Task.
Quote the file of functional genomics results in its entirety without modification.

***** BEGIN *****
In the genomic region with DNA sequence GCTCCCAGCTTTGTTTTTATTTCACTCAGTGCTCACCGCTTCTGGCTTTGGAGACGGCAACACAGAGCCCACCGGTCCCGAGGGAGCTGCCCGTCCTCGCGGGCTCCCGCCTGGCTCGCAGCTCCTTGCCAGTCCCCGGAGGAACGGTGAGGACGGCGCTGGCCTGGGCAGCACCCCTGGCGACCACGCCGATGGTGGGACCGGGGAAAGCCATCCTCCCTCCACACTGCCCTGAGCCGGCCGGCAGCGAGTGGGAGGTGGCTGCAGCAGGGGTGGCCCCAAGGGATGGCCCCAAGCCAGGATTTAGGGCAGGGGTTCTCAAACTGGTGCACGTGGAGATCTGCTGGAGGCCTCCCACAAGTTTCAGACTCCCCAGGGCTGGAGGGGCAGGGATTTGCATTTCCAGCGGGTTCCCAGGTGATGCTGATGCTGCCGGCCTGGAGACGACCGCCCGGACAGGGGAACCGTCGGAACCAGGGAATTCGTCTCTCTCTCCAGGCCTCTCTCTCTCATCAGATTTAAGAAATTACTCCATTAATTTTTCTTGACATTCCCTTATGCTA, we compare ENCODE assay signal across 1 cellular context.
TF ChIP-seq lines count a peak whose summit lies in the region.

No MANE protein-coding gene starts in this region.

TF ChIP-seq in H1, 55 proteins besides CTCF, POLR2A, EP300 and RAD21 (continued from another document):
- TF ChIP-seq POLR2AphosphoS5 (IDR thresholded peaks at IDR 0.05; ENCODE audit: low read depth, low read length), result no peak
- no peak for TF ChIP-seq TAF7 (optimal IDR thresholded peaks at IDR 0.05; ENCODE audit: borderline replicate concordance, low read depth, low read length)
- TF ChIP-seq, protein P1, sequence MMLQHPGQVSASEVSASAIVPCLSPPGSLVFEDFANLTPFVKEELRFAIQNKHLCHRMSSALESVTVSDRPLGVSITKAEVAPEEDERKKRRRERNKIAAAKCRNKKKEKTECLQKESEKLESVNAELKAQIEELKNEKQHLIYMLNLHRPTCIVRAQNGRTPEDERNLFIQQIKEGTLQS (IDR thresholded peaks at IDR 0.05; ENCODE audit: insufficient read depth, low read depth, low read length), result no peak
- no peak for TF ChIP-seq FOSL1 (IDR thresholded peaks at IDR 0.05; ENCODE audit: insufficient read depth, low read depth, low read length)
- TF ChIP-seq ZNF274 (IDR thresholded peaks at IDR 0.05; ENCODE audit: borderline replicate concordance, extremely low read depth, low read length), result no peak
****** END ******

In the genomic region with DNA sequence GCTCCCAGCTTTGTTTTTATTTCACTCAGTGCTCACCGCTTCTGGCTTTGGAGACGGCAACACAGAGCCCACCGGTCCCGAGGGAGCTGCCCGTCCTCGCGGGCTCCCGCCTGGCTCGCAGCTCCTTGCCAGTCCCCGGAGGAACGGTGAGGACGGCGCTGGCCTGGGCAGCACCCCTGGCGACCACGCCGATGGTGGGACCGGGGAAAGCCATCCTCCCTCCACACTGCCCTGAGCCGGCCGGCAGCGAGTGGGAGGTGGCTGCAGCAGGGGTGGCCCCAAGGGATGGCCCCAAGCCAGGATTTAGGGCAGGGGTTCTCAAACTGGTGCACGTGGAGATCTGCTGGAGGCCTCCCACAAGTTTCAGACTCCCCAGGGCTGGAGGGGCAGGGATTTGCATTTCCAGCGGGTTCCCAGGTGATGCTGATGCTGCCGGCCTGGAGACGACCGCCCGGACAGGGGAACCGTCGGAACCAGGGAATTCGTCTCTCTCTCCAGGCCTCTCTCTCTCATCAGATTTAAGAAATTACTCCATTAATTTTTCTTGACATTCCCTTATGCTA, we compare ENCODE assay signal across 1 cellular context.
TF ChIP-seq lines count a peak whose summit lies in the region.

No MANE protein-coding gene starts in this region.

TF ChIP-seq in H1, 55 proteins besides CTCF, POLR2A, EP300 and RAD21 (continued from another document):
- TF ChIP-seq POLR2AphosphoS5 (IDR thresholded peaks at IDR 0.05; ENCODE audit: low read depth, low read length), result no peak
- no peak for TF ChIP-seq TAF7 (optimal IDR thresholded peaks at IDR 0.05; ENCODE audit: borderline replicate concordance, low read depth, low read length)
- TF ChIP-seq, protein P1, sequence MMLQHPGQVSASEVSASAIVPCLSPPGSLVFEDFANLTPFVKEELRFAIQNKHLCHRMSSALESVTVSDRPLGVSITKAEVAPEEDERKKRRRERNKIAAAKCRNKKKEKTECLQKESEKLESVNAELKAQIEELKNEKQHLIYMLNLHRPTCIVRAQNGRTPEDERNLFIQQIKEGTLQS (IDR thresholded peaks at IDR 0.05; ENCODE audit: insufficient read depth, low read depth, low read length), result no peak
- no peak for TF ChIP-seq FOSL1 (IDR thresholded peaks at IDR 0.05; ENCODE audit: insufficient read depth, low read depth, low read length)
- TF ChIP-seq ZNF274 (IDR thresholded peaks at IDR 0.05; ENCODE audit: borderline replicate concordance, extremely low read depth, low read length), result no peak